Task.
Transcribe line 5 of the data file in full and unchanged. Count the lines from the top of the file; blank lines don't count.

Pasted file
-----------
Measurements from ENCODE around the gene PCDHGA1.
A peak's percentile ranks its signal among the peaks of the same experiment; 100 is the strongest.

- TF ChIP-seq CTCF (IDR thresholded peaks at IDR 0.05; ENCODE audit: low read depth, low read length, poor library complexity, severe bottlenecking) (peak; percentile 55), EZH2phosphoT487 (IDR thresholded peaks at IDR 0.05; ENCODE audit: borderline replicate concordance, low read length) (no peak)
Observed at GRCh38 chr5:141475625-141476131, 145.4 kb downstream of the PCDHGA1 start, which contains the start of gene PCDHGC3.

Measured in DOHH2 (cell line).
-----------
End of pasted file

Measured in DOHH2 (cell line).